Technology Priorities Document (TPD)

Table of Contents

1. INTRODUCTION AND BACKGROUND

2. INVENTORY SHRINKAGE

3. DEFINITIONS

4. PREFERRED FUNCTIONALITIES FOR THEFT DETERRENT TECHNOLOGY

5. CATEGORY PROTECTION STRATEGY

6. OPTIMIZE CURRENT TECHNOLOGY & PROCESS

7. ITEM LEVEL SHRINK VISIBILITY

8. EMERGING BUSINESS TRENDS


1. INTRODUCTION AND BACKGROUND

The Retail Industry Leaders Association (RILA) is the trade association of the world’s largest and most innovative retail companies. Retail executives choose RILA’s unique collaborative forums, effective public policy advocacy, and premier educational events to advance excellence throughout the retail industry. RILA members include more than 200 retailers, product manufacturers, and solution and service suppliers, which together account for more than $1.5 trillion in annual sales, provide millions of jobs and more than 100,000 stores, manufacturing facilities, and distribution centers domestically and abroad.

RILA’s Horizons Committee is comprised of executives across retail segments having responsibility for identifying loss prevention technology solutions that address emerging and future business risks.  

1.1 Purpose

The Retail Loss Prevention Technology Priorities Document (TPD) was created by RILA with input from the Horizons Committee for the purpose of stimulating innovation across industries to improve retail loss prevention technologies. Other key objectives of the TPD include: (1)   describe preferred functionalities for certain theft deterrent technology identified by a majority of retailers represented on the Horizons Committee; (2) encourage non-traditional solution providers to help facilitate the advancement of theft deterrent technology; (3) encourage collaboration across industries to develop innovative solutions; and (4) facilitate the exchange of information between retailers and solution providers regarding technology-based solutions.  

RILA and the Horizons Committee believe strongly in competition. As such, the TPD and  supporting documents are made available through multiple channels to maximize participation from solution providers across industries. This TPD and the information-exchange process associated with it (described more fully in the FAQ) are not intended to pick marketplace winners and losers or to require or pressure any solution provider to adopt any particular actions or policies.  No adverse consequences will result from a solution provider’s non-participation in the TPD process.

1.2 Benefits to Innovation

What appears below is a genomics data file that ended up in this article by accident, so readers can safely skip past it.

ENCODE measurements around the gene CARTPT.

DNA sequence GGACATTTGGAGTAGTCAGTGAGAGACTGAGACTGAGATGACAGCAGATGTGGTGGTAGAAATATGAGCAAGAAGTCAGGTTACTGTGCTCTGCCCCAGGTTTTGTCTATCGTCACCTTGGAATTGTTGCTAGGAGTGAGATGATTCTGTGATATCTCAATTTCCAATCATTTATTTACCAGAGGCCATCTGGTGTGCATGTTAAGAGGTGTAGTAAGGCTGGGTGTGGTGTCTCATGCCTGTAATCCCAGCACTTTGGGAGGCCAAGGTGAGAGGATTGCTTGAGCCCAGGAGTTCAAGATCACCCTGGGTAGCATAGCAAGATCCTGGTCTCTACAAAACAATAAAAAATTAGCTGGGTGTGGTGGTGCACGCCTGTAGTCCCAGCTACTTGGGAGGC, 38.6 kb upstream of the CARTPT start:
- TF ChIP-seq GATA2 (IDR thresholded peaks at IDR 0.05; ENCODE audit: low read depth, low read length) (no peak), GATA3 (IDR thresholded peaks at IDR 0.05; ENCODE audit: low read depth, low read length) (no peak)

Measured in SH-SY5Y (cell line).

Researching, developing and providing innovative and customer-friendly theft-deterrent solutions offer potential benefits to the solution provider, the retailer and ultimately customers. Theft creates inefficiencies across the supply chain including the need for additional, replacement inventory, which increases freight in the supply chain and, therefore, environmental sustainability. Additional manpower is required to handle, stock and price the increased inventory. Mechanical theft-deterrent devices slow the customer checkout process.  Innovative theft-deterrent solutions can have many potential benefits, including the following:

  • Additional visibility to sources of shrink and lost profit
  • Reduced employee intervention and merchandise access time, which can improve speed of checkout
  • Higher in-stocks, sales and profit
  • Potential reduction in labor and other costs
  • New business opportunities for solution providers to engage with retailers

2.   INVENTORY SHRINKAGE

2.1   Types of Inventory Shrinkage

According to the University of Florida’s 2010 National Retail Security Survey, inventory shrinkage falls into the following categories:

  • Employee Theft (45%)
    • Under-ringing
    • Sweethearting
    • Concealing and leaving the store
  • Shoplifting (31%)
    • Organized Retail Crime
    • Opportunistic theft
  • Administrative (14%)
    • Paperwork errors
    • Inventory pricing mistakes (e.g. markup and markdown errors)
  • Vendor Fraud (4%)
    • Theft of merchandise
    • Failure to deliver amount of product purchased
  • Unknown (6%)

2.2   Existing Solutions

  • EAS
  • CCTV
  • Spider Wrap®
  • Keeper Cases
  • Locking/Restrictive Peg Hooks and Showcases
  • Liquor Caps
  • Ink Tags
  • Anti-Theft Labels
  • Motion Sensors
  • Fixtures (anti-sweep, pusher, beeper, tethering)
  • Clamshell Packaging
  • Pull Tags
  • Pay from Scan/Scan based trading
  • Egress Control
  • Return Mitigation

3.   DEFINITIONS

  • Analytics
    Software application(s) that assist analysts in traversing large amounts of data from various internal and external sources to develop meaningful business conclusions.
  • Benefit Denial
    A system or technology designed into, or applied to, retail products that prevents anyone from gaining value or use of a product without first making a legitimate purchase.
  • Beta
    Non-fully functional model; start-up; not production ready; product beta not